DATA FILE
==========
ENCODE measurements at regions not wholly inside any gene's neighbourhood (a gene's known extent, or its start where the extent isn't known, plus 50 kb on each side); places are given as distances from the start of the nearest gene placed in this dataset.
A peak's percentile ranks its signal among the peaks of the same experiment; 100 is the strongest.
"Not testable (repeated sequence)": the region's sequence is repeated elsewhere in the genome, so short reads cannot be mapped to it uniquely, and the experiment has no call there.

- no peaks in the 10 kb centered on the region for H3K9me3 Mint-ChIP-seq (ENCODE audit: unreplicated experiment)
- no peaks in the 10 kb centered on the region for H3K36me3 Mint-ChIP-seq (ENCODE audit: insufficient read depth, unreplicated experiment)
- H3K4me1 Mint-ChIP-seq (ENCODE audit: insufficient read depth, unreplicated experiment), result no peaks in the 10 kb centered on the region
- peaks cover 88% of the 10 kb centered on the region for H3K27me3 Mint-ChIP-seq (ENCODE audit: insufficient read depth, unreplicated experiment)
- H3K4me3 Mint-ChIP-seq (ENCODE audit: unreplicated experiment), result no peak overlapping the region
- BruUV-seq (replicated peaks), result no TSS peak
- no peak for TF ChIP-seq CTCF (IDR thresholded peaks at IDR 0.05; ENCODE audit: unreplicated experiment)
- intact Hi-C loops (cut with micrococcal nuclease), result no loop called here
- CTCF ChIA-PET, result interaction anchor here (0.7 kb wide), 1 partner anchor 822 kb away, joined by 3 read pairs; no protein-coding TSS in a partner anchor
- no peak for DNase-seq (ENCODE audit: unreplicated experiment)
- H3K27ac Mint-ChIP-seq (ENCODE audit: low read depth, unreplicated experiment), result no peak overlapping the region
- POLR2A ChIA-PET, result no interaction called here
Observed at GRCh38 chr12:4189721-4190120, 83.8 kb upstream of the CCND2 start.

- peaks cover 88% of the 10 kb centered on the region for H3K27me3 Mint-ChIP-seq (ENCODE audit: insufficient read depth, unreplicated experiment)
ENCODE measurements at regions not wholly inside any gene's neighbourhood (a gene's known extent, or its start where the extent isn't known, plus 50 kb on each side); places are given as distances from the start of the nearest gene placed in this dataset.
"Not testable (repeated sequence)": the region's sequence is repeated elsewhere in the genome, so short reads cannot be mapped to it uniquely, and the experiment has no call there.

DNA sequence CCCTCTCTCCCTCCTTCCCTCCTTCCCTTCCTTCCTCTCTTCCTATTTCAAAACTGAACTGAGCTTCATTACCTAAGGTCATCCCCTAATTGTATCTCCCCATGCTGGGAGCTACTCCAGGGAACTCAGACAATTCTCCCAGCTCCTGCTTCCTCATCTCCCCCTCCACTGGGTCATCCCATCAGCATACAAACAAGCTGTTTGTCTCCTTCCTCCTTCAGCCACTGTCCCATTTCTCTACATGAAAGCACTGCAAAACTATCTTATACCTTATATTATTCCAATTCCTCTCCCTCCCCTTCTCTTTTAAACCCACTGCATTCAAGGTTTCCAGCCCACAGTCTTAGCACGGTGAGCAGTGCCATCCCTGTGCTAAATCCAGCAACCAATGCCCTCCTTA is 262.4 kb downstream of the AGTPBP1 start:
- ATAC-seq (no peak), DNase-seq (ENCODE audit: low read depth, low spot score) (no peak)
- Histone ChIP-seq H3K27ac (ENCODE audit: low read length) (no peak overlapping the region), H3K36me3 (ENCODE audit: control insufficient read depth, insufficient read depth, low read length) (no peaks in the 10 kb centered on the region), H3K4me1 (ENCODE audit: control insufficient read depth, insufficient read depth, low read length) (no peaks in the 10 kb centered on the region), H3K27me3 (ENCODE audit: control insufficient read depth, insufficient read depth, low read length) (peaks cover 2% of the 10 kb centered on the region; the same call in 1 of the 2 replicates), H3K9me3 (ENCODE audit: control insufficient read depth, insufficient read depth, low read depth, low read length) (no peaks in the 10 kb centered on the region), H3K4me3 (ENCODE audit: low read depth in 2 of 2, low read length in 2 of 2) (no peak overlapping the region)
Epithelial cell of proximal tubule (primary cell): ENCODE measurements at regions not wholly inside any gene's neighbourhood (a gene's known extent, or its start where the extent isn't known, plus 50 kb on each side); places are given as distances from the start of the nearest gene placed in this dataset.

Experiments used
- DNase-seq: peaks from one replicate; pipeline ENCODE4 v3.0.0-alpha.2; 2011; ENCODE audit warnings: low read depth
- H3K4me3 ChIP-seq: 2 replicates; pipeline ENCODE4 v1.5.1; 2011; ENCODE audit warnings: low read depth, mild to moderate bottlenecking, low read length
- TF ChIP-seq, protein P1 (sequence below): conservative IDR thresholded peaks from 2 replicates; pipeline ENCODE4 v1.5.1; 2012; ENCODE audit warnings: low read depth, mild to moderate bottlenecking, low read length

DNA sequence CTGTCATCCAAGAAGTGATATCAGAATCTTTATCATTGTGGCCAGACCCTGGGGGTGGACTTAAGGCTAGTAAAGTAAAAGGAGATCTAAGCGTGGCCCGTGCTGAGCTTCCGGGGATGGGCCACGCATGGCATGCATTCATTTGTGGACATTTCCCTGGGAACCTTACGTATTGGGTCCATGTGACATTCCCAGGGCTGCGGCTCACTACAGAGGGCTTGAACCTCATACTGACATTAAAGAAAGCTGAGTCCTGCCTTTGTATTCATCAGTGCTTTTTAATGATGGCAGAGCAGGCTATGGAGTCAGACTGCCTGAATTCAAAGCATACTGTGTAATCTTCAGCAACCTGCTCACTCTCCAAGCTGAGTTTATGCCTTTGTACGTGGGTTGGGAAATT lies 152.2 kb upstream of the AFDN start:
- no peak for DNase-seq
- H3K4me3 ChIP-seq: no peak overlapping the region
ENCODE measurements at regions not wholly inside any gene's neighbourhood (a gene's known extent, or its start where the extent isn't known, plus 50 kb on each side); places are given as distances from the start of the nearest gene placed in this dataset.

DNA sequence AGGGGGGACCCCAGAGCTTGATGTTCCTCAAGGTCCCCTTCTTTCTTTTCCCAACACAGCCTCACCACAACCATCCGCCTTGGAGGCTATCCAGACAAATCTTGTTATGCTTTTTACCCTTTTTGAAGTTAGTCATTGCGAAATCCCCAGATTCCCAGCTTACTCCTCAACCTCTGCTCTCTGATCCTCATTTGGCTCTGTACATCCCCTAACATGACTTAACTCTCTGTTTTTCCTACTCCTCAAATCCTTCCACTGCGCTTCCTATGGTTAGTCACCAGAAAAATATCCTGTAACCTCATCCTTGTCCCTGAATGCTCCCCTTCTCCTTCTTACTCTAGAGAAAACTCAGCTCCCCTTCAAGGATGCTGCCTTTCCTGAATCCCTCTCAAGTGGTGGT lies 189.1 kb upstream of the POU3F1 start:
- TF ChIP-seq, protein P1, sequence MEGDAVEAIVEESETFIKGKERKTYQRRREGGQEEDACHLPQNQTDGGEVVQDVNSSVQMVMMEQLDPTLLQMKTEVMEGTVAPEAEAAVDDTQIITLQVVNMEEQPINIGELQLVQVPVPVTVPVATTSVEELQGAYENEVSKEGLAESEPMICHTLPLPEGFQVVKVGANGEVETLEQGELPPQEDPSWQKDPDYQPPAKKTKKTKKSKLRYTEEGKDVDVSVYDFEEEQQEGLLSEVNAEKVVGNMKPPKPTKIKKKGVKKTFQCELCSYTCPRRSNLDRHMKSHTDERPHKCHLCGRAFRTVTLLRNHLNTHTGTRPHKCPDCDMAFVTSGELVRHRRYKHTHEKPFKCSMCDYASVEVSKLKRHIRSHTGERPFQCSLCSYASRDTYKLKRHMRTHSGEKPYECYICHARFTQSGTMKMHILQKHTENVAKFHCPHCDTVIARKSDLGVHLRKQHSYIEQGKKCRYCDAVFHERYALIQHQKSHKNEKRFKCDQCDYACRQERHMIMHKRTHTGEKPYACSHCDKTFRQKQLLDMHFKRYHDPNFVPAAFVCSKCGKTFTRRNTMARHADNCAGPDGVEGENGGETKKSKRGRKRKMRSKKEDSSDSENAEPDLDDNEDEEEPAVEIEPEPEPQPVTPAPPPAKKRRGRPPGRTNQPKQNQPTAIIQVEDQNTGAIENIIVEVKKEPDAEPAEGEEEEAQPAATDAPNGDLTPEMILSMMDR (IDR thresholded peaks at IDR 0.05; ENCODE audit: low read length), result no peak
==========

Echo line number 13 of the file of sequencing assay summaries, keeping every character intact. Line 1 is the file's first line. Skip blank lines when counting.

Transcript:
- no peak for DNase-seq (ENCODE audit: unreplicated experiment)